When several of the educators on the state review team entered a second-grade classroom in one school, the students were all industriously working on a project. Some students were working at desks, some on the floor, and some on a rug by the classroom library; but all were very busy and engaged in their work. The teacher was walking around the room, stopping to ask the students questions specific to the task they were working on, answering questions the students asked, and providing specific feedback always directly related to the students’ work. The teacher often phrased this feedback in the form of a question, the answer to which caused the students to evaluate their work against the criteria for the anticipated end product.

See All Chapters
Medium 9781936763290

Chapter 6 A Deep Dive Into the CCSS

Cheryl Zintgraff Tibbels Solution Tree Press ePub

The Blind Men and the Elephant by John Godfrey Saxe

It was six men of Indostan,

To learning much inclined,

Who went to see the Elephant

(Though all of them were blind),

That each by observation

Might satisfy his mind.

The First approach’d the Elephant,

And happening to fall

Against his broad and sturdy side,

At once began to bawl:

“God bless me! but the Elephant

Is very like a wall!”

The Second, feeling of the tusk,

Cried,—“Ho! what have we here

So very round and smooth and sharp?

To me ’tis mighty clear,

This wonder of an Elephant

Is very like a spear!”

The Third approach’d the animal,

And happening to take

The squirming trunk within his hands,

Thus boldly up and spake:

“I see,”—quoth he—“the Elephant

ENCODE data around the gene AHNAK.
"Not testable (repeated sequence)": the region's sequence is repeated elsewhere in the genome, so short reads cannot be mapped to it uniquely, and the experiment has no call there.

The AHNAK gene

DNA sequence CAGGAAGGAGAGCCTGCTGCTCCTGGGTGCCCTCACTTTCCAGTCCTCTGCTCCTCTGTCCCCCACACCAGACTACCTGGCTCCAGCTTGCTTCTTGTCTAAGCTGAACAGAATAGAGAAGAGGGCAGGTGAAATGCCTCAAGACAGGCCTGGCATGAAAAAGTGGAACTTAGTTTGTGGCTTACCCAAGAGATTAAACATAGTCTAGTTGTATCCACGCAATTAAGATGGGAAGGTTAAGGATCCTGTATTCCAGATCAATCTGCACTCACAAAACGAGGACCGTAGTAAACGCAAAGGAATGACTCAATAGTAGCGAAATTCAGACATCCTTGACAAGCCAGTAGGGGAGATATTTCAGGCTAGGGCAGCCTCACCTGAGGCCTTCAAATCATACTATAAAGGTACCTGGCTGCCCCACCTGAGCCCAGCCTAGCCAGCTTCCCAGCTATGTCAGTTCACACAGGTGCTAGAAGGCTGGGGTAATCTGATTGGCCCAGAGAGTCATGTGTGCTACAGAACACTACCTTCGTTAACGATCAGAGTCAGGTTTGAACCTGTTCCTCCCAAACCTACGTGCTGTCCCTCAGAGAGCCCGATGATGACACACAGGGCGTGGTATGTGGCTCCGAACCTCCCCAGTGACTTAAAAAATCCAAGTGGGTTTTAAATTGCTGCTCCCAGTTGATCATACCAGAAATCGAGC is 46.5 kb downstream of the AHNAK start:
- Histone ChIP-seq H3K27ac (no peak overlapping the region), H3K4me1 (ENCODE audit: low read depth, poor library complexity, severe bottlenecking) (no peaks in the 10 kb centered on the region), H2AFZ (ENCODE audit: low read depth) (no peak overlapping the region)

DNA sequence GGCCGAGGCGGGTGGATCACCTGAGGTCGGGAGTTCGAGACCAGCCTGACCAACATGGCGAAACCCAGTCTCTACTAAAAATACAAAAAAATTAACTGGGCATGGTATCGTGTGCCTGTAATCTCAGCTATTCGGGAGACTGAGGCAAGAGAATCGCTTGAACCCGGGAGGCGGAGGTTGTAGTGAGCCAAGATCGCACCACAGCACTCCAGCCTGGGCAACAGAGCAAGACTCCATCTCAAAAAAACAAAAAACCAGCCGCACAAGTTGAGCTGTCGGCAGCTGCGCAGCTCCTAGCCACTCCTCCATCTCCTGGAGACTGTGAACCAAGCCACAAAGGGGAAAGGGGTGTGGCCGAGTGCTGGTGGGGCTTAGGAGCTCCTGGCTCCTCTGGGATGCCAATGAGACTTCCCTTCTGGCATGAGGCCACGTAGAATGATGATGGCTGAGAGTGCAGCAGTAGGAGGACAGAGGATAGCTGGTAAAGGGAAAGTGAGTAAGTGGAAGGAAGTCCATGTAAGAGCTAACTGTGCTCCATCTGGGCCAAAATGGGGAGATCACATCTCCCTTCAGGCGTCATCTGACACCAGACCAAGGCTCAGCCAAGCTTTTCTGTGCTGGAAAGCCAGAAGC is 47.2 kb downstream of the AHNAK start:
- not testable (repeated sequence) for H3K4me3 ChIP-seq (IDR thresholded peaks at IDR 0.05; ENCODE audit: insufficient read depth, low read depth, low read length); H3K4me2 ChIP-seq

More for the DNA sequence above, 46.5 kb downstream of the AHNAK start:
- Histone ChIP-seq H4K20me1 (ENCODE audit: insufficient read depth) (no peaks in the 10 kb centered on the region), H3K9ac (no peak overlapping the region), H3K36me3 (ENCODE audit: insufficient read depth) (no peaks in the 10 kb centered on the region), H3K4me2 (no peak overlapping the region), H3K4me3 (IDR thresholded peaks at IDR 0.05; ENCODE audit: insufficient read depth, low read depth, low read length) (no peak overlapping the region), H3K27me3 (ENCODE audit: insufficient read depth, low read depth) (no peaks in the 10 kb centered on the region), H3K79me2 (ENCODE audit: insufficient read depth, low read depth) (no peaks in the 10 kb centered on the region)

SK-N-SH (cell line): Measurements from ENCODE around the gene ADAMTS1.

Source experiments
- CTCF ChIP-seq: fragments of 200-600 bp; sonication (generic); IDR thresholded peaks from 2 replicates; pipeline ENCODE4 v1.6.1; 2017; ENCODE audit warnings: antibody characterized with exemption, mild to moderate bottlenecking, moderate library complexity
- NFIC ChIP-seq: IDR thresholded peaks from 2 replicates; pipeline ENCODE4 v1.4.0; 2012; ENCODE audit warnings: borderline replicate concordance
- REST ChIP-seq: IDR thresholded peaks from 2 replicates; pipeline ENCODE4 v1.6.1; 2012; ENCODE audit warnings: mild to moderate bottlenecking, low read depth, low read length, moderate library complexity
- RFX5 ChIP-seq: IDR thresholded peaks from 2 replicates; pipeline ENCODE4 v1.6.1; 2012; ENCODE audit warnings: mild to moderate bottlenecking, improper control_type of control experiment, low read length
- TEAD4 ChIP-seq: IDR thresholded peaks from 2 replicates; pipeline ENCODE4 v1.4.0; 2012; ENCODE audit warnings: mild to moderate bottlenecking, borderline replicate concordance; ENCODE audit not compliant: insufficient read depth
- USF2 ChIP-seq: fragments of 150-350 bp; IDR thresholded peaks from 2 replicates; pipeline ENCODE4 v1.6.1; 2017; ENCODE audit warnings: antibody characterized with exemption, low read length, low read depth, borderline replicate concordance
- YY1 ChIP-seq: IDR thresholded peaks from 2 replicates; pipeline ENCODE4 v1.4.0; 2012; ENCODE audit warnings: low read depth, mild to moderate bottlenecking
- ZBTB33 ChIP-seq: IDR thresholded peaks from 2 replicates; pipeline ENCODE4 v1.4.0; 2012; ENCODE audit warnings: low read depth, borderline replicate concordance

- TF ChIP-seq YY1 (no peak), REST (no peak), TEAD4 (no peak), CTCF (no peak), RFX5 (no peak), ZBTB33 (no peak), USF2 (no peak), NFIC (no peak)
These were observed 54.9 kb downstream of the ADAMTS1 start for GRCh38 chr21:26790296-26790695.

Is very like a snake!”

The Fourth reached out an eager hand,

And felt about the knee:

“What most this wondrous beast is like

See All Chapters
Medium 9781936763290

Chapter 7 Centering CCSS in CSI

Cheryl Zintgraff Tibbels Solution Tree Press ePub

Dr. Seuss had an uncanny way of being able to communicate ideas in a few simple sentences that would have taken many authors pages, if not volumes, to write. Dr. Seuss took us on journeys. Through his insightful mind, we traveled many places, from the Jungle of Nool to Mount Crumpit to Solla Sollew. While the places we saw and the characters we met were different from anything we knew, the adventure was fun, the journey caused us to think, and at the end, somehow, wherever we ended up was instantly familiar and meaningful. Dr. Seuss was able to take us to far-off lands to discover ourselves and what we could be.

As we are still in the early stages of implementing the Common Core, we have a long and exciting journey ahead of us. While the CCSS define the content standards, it is the assessments that will ultimately define the performance standards. The two must work in tandem—the content standards defining what students should learn and the performance standards defining what proficient performance looks like. As we get results back on the CCSS assessments, whether they are from PARCC, SBAC, or state-designed assessments, the data should be informative and provide us with another insight into our CCSS implementation efforts. Now is the ideal time to re-evaluate our efforts and to re-examine our CCSS implementation plan. The first questions to ask are: Are we on the right road? Do we really have a clear, shared vision of what a CCSS school ought to be?

See All Chapters

See All Chapters